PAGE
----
Subaru won the inaugural Rally Japan on Sunday when its lead driver, defending world champion Petter Solberg, finished more than a minute ahead of title rival Sébastien Loeb.

Subaru won the inaugural Rally Japan on Sunday when its lead driver, defending world champion Petter Solberg, finished more than a minute ahead of title rival Sébastien Loeb.


Although the Norwegian’s victory keeps him in contention to defend his title, Solberg remains 30 points adrift with only five events left on the schedule.


"I'm so happy to have won here!" Solberg said. "It's such a special event for Subaru that to come here and win in Japan on the first attempt is almost like a dream come true."


The 2004 Rally Japan was the first WRC event held on Japanese soil and thus an important event for Subaru, Mitsubishi and Suzuki (the latter in the WRC Junior championship).


"We've never had so much fan support on a rally, and it is a big honour for me to win on Subaru's home soil here in Japan," Solberg continued. "To the spectators who came to watch us out in the stages, I hope you had a good time watching us, it's been a fantastic rally and I hope we can win it again next year!"


At the finish, Solberg was 1:13 ahead of Citroën’s Loeb, and also had a 11-6 edge in stage victories over the 27 special stages.


On the tight gravel of Hokkaido, Japan's northern island, the Frenchman appeared to be at a relative disadvantage. "I liked the stages despite the fact they are very narrow," Loeb said.


"What's difficult is to switch from the very slow pace on the recce to the fast one of the rally. It's a good event which could be improved if the time spent on road sections were reduced," the Frenchman added.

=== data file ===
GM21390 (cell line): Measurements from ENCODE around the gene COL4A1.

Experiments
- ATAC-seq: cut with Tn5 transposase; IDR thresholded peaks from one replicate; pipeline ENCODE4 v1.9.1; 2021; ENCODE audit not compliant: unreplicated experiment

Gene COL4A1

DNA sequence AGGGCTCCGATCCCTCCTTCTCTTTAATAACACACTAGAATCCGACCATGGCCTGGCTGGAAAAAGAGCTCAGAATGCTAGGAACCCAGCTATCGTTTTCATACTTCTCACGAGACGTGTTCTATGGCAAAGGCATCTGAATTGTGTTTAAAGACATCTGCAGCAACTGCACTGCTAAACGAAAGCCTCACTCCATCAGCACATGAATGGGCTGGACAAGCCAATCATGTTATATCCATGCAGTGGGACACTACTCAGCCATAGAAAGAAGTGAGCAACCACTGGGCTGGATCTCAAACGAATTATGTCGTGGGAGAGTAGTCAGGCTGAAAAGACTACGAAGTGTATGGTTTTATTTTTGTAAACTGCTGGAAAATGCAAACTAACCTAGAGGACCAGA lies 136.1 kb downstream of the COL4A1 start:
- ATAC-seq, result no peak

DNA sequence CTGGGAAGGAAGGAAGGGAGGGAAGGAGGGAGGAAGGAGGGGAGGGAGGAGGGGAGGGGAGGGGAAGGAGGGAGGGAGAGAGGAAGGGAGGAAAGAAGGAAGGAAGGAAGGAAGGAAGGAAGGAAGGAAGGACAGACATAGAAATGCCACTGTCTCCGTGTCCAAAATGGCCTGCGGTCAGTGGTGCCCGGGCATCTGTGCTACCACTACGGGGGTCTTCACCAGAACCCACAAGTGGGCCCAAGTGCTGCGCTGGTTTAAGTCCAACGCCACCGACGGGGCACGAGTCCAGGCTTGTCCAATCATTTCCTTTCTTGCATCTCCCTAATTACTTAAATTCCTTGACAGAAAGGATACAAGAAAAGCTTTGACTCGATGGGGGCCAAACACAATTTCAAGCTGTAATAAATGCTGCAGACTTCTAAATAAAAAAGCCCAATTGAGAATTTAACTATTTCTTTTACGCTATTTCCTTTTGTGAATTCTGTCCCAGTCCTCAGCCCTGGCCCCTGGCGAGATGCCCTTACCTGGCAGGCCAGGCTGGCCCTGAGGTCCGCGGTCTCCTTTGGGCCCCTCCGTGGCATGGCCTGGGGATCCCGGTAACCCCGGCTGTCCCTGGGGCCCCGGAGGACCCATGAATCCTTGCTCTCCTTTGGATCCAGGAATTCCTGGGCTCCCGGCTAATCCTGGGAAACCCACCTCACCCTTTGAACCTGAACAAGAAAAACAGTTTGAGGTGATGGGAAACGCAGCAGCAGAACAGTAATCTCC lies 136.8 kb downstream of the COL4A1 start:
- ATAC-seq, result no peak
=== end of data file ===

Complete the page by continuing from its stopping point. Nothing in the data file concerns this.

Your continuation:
Markko Martin took third, 30 seconds behind of Loeb, in his Ford Focus. The Estonian had a difficult first day, with co-driver Michael Park having to rewrite pace notes on the fly. With the corner speeds marked inconsistently, Martin had to drive conservatively, and he stood only fifth after the first leg.


"The last day was much easier than the first and I'm frustrated that the notes were bad to start with," Martin explained at the conclusion of the rally. "But third is still a good result."


While Solberg has passed Martin in the points standings with the victory, the Estonian is only a single point behind, and 31 points off Loeb's total, ready to take advantage should the usually consistent Citroën driver falter in the remaining rallies.


In fourth place was a disappointed Marcus Gronholm, who has had a difficult 2004 campaign with mechanical gremlins plaguing his Peugeot 307 WRC. This time it was the gearbox - not for the first time this year - as the Finn's car was at times stuck in third gear.


"It's been a difficult rally, where we just had to take as many points as possible," Gronholm said. "On the first day we were on the same pace as the leaders, but unfortunately we dropped back with a few problems on day two. The final leg was quite exciting for me as we had a big battle for fourth place. Under the circumstances, we did the best we could."


Gronholm had held down second place, ahead of Loeb, on the second day, until his gearbox malfunctioned on SS13, losing him well over a minute on that stage alone. After that, all he could do was to attack Carlos Sainz, in the second Citroen, for fourth place.


And as the cars finished the final stage, it was Gronholm in fourth and Sainz fifth, in the battle of the WRC veterans. Sainz was not able to match Gronholm's determination and pace on the final day, and finished 13.1 seconds behind his Peugeot rival.